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Russian doping scandal brushes Prokhorov

Mikhail Prokhorov Biathlon (Onexim)

The Russian doping scandal, which has already resulted in Russia being banned from the Winter Olympics, has now touched Mikhail Prokhorov, who ran the Russian biathlon program leading up to the Sochi Olympics.

According to the Wall Street Journal...

The whistleblower at the heart of the International Olympic Committee’s case against Russia alleged in sworn testimony that Brooklyn Nets owner Mikhail Prokhorov paid a Russian biathlete millions of rubles not to disclose the elaborate doping scheme that has resulted in the country’s ban from the upcoming Pyeongchang Games.

Prokhorov vehemently dies the charge, as does the athlete and the Journal concedes that the charge is “buried in a footnote deep in the affidavit of the saga’s central figure” whistleblower Grigory Rodchenkov, who oversaw the state-sponsored doping as the head of Moscow’s doping control laboratory.

According to reporters Ben Cohen and Nathan Hodge, Rodchenkov’s allegation is admittedly second hand and there is no further evidence to support the accusation. Prokhorov disputed Rodchenkov’s account on Thursday.

“We categorically deny this story,” a representative for Prokhorov said. “It is based on totally irresponsible hearsay and is complete nonsense.”

A spokesman for the NBA declined to comment on the allegations but it could certainly investigate if it chose to. Adam Silver praised Prokhorov this week in Mexico City. Prokhorov will need league approval for its planned sale of 49 percent of the team to Joseph Tsai, the billionaire executive vice chairman of Alibaba, the giant Chinese e-commerce company.

Eight years ago, Prokhorov played a critical role in Russian sport. He was named head of the Russian Biathlon Union, in charge of preparing the country’s biathletes for the Winter Olympics in the Russian resort city of Sochi in 2014.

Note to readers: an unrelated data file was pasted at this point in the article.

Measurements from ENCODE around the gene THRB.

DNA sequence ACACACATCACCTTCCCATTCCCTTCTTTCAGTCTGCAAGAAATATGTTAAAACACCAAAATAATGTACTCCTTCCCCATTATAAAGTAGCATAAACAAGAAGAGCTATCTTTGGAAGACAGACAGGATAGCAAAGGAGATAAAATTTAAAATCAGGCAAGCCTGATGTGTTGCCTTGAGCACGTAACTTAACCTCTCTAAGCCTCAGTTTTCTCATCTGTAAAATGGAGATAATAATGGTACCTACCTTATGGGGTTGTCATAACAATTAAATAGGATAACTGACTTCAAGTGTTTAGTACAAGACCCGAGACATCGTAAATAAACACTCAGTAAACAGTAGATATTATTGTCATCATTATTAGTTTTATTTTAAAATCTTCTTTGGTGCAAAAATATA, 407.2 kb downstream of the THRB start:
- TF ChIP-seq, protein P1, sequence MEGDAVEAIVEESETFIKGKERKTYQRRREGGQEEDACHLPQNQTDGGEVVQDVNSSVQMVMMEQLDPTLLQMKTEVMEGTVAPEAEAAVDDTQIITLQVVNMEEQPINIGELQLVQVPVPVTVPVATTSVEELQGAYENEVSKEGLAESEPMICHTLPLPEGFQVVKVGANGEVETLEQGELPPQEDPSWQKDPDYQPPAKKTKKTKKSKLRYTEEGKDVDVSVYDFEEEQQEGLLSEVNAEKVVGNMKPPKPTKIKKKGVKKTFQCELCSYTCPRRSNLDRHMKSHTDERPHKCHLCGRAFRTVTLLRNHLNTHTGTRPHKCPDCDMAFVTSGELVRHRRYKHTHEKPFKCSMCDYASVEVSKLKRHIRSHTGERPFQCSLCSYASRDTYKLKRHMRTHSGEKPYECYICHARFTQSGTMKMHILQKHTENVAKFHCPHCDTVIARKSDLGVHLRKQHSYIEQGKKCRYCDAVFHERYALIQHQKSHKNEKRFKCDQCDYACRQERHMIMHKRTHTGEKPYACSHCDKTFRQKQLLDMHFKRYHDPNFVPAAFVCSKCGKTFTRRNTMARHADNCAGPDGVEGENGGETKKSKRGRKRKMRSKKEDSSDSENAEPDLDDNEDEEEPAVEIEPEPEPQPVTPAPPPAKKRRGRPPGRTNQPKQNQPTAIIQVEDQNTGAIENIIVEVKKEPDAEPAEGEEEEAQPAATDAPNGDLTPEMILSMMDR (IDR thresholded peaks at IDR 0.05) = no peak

He financed their operations, hired top coaches, built an dedicated practice facility, installed Sergei Kushchenko, his chief sports adviser, as director of the program and worked with international biathlon authorities on charges that top biathletes were using performance-enhancing drugs banned in international competition.

The Russian biathlon team had moderate success in Sochi, winning its only gold in the mens’ biathlon relay on the last day of competition with Prokhorov, Kushchenko, by then a member of the Nets board of directors, and other Nets executives in the stands. Not long after Sochi, Prokhorov and Kushchenko resigned their positions.

Now, however, two members of the women’s biathlon team have had their medals revoked and been banned for life by the International Olympic Committee. Earlier this week, Prokhorov said that if the women wanted to sue Rodchenkov, now living in the United States, he’d be willing to finance it.

“If Yana Romanova and Olga Vilukhina decide to fight and defend their honor, I’m ready to provide any legal and financial support,"Prokhorov told TASS on Tuesday.

“I am sure that one of the court proceedings should be opened in the United States, where ‘death trader’ Rodchenkov can be questioned during the trial. Our athletes should have an opportunity to personally face the man whose words provided the basis for the outrage of sporting lawlessness," he added.

Of course, any such lawsuit would open the biathletes —and now Prokhorov— to questioning and would require production of documents and other evidence.